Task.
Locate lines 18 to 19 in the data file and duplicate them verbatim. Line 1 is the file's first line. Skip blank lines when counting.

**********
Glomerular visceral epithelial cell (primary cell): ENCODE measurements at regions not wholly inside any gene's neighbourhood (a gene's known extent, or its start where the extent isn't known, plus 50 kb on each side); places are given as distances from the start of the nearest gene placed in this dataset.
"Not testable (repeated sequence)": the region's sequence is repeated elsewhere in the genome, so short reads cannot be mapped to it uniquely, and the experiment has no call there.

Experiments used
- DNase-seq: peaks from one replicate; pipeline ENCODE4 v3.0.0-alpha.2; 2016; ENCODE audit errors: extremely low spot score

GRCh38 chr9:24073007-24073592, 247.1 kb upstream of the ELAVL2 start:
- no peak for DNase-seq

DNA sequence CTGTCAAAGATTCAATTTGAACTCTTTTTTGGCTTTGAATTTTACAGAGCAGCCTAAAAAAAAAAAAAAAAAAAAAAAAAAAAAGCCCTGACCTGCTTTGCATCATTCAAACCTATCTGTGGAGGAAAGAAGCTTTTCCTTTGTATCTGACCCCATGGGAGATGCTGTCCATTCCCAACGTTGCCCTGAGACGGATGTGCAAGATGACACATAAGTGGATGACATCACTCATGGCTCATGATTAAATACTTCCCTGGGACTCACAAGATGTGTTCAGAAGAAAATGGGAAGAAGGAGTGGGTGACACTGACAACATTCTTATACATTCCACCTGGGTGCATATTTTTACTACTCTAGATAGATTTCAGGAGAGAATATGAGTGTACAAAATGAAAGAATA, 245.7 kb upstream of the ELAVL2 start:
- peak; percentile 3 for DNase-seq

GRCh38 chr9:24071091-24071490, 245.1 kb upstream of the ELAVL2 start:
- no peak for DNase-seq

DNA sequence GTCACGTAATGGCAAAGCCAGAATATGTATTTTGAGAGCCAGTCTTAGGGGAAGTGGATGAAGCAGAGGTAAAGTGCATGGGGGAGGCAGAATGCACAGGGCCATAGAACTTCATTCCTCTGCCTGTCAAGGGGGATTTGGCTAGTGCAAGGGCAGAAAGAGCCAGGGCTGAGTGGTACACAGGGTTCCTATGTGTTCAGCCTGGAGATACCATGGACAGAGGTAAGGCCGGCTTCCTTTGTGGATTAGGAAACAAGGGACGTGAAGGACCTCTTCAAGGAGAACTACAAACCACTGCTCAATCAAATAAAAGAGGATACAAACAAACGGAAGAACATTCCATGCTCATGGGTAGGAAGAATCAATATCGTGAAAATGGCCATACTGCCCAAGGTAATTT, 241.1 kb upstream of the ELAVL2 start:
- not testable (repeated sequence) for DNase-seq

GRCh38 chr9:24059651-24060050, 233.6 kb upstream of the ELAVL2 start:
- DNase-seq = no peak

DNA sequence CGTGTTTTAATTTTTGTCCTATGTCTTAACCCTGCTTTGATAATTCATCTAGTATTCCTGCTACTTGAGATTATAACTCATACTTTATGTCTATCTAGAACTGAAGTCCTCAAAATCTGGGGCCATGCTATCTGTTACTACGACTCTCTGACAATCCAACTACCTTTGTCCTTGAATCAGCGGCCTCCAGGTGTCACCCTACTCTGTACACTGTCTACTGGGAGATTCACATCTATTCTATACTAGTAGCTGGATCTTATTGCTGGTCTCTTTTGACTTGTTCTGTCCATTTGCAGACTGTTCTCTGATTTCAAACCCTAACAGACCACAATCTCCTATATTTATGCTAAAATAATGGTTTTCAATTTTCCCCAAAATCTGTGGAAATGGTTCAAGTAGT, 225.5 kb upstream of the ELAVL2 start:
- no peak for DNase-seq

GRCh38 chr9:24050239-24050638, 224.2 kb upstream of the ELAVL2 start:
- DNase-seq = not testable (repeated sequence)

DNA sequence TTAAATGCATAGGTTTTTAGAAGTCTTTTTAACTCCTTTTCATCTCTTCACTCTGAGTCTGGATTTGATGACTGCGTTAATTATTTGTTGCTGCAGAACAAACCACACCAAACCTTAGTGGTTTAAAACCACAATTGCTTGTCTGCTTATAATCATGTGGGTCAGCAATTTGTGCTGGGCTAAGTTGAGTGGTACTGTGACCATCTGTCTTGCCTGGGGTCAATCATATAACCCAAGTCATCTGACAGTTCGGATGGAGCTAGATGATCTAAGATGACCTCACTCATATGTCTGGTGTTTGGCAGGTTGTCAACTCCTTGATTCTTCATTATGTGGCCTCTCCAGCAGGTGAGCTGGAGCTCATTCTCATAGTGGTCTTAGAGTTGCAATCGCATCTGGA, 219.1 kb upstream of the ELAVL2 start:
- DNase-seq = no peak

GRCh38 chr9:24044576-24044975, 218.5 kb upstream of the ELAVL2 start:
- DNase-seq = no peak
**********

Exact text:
- DNase-seq = not testable (repeated sequence)

DNA sequence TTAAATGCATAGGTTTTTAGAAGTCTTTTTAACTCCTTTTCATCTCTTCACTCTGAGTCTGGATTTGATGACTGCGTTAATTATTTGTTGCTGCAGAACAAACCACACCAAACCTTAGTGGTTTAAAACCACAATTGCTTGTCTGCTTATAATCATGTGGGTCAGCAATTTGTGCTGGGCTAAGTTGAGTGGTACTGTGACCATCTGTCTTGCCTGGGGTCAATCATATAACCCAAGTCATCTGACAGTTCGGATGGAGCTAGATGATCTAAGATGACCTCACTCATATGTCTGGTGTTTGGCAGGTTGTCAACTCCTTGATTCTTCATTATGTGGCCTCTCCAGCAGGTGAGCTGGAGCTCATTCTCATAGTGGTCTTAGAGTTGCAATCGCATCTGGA, 219.1 kb upstream of the ELAVL2 start: